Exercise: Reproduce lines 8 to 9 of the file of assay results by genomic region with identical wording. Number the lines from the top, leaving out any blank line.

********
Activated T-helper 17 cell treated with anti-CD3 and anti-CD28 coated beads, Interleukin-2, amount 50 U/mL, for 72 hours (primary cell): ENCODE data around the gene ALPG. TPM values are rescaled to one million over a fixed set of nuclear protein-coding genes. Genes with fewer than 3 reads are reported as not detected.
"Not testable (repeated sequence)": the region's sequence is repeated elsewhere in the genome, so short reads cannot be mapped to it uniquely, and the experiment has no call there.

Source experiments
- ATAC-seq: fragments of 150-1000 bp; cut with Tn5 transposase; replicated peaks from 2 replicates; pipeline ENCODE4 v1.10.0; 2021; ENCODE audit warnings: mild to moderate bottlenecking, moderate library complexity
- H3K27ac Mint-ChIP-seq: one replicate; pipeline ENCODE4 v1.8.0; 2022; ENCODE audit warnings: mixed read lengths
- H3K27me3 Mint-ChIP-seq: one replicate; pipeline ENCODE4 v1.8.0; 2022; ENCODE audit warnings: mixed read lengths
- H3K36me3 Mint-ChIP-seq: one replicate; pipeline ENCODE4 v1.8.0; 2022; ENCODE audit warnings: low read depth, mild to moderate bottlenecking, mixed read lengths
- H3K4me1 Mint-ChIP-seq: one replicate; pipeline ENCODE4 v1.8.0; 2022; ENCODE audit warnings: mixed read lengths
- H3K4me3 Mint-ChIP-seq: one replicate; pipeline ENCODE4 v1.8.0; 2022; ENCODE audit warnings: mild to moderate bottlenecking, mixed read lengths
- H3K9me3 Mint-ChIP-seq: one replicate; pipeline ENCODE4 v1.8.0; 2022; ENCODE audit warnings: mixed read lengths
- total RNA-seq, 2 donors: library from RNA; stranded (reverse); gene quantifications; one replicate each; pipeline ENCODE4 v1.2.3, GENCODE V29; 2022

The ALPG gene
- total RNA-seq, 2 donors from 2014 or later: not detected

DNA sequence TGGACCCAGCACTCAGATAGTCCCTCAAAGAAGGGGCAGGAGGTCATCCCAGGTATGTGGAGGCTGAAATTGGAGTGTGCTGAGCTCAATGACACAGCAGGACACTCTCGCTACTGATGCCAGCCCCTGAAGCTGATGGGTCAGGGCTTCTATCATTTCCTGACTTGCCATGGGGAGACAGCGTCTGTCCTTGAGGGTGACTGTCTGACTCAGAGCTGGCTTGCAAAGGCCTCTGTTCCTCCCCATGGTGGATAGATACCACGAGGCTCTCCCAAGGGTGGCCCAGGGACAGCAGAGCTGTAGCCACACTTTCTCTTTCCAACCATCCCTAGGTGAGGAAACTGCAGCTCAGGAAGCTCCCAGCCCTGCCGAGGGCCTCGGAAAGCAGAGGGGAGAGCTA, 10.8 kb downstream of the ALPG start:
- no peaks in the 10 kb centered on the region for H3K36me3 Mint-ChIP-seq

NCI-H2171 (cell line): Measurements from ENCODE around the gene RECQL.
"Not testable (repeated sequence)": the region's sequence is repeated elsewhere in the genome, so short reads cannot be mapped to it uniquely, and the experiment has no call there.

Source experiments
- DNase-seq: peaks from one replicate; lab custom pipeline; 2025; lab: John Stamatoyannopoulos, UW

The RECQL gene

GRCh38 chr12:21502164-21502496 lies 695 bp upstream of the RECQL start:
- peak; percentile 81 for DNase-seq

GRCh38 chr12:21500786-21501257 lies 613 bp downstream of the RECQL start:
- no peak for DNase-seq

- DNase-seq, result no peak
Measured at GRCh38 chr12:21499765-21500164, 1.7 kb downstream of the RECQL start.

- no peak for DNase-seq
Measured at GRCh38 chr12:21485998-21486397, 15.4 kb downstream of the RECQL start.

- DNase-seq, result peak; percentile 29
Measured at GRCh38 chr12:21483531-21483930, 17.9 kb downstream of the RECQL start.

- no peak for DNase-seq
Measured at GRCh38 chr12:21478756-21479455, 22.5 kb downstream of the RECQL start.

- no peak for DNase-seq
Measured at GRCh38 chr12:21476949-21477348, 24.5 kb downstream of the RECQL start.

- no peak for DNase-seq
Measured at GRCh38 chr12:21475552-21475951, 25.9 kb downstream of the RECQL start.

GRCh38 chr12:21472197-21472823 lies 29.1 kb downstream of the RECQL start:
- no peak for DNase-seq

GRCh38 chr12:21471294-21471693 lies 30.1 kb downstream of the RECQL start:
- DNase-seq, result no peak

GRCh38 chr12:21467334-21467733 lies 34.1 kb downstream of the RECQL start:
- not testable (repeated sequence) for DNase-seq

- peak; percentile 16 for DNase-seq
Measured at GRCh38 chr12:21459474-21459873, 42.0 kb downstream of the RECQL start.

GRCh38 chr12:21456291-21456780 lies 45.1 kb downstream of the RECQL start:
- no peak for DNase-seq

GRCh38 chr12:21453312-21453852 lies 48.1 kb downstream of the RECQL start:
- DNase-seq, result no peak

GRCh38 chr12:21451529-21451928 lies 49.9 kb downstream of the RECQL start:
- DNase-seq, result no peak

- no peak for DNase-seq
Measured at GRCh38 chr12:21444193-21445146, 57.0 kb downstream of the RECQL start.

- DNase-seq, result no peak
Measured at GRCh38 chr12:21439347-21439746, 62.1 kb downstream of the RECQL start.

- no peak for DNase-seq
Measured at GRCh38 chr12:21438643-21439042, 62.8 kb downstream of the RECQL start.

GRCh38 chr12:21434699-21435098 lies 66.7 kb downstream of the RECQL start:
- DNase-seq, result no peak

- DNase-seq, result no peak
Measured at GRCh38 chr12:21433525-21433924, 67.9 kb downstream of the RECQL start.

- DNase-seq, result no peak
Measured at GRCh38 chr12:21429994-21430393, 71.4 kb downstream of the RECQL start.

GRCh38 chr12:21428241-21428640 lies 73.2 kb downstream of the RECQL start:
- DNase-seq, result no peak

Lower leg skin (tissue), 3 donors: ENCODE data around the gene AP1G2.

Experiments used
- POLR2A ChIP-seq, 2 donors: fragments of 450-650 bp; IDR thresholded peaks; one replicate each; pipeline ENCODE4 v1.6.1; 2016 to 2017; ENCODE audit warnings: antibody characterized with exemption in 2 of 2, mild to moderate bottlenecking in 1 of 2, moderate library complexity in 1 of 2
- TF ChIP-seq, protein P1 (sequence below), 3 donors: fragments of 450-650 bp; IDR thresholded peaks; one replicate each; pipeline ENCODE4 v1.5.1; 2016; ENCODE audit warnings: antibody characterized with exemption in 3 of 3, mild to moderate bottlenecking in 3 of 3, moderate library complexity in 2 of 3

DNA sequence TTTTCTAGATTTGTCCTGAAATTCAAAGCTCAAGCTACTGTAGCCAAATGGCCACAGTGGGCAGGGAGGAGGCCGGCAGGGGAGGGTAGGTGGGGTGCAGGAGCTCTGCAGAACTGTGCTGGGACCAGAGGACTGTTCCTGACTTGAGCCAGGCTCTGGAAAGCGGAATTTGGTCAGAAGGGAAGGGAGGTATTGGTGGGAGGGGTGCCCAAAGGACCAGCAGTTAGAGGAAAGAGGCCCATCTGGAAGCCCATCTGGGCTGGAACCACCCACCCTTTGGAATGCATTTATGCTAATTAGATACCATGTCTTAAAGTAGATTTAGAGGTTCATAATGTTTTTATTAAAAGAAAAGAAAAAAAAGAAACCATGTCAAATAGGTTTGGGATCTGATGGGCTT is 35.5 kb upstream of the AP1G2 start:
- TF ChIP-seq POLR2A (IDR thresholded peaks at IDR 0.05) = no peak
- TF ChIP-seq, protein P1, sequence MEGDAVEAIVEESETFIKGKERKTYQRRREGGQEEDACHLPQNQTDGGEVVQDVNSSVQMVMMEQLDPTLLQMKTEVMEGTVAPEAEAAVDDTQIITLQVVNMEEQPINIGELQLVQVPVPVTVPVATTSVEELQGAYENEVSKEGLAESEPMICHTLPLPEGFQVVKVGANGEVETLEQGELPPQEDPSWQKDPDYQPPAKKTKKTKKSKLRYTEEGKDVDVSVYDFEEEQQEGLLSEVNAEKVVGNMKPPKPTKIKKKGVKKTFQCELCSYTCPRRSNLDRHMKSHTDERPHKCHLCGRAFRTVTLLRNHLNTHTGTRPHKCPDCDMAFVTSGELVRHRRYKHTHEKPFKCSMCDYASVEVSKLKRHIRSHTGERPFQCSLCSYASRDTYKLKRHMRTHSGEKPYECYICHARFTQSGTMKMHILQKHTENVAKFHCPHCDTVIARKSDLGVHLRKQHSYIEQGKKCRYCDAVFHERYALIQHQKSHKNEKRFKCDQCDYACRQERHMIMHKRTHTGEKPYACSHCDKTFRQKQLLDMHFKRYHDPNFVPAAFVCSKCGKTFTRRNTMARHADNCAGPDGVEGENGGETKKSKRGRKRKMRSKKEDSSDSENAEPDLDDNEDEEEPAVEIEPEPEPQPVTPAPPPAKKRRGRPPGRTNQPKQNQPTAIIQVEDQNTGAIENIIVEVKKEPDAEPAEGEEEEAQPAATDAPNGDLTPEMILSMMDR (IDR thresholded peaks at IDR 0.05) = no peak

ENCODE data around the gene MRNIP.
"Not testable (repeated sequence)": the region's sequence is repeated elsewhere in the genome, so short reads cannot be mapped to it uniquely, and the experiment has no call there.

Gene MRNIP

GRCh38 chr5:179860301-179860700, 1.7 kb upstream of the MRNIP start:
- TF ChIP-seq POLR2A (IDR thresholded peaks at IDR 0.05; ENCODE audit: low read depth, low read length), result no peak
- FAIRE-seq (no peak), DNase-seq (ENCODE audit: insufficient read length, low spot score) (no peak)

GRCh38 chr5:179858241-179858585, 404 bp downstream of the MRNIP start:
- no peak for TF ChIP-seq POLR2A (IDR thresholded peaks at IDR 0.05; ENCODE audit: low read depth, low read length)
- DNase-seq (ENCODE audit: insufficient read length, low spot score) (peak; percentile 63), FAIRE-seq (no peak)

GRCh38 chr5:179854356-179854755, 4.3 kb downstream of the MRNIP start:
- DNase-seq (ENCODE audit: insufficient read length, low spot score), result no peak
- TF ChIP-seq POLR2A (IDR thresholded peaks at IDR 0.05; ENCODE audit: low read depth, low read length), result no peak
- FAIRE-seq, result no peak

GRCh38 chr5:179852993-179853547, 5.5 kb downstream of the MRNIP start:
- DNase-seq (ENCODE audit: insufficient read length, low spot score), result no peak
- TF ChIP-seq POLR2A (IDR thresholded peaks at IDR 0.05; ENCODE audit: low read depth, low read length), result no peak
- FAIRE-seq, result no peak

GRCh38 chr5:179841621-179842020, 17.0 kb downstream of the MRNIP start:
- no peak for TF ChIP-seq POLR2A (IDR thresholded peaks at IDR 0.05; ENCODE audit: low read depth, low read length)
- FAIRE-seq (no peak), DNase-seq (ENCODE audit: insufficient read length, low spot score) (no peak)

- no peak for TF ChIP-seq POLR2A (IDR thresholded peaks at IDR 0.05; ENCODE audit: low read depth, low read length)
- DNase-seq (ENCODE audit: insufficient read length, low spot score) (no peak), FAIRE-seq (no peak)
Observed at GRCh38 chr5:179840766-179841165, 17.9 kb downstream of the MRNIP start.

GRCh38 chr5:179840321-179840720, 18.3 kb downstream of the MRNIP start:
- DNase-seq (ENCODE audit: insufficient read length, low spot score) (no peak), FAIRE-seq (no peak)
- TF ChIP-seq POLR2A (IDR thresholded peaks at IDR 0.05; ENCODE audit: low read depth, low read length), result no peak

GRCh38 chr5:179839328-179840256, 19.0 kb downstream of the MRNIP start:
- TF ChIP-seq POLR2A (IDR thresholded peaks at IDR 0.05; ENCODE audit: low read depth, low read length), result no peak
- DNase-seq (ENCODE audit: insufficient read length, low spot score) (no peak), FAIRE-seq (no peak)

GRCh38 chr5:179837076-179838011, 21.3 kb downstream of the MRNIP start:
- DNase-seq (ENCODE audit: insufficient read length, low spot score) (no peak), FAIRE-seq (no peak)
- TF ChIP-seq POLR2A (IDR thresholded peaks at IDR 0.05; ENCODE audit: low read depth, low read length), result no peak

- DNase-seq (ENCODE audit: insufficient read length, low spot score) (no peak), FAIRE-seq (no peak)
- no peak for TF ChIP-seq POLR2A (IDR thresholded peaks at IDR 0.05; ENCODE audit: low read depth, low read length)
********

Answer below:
- H3K4me1 Mint-ChIP-seq: one replicate; pipeline ENCODE4 v1.8.0; 2022; ENCODE audit warnings: mixed read lengths
- H3K4me3 Mint-ChIP-seq: one replicate; pipeline ENCODE4 v1.8.0; 2022; ENCODE audit warnings: mild to moderate bottlenecking, mixed read lengths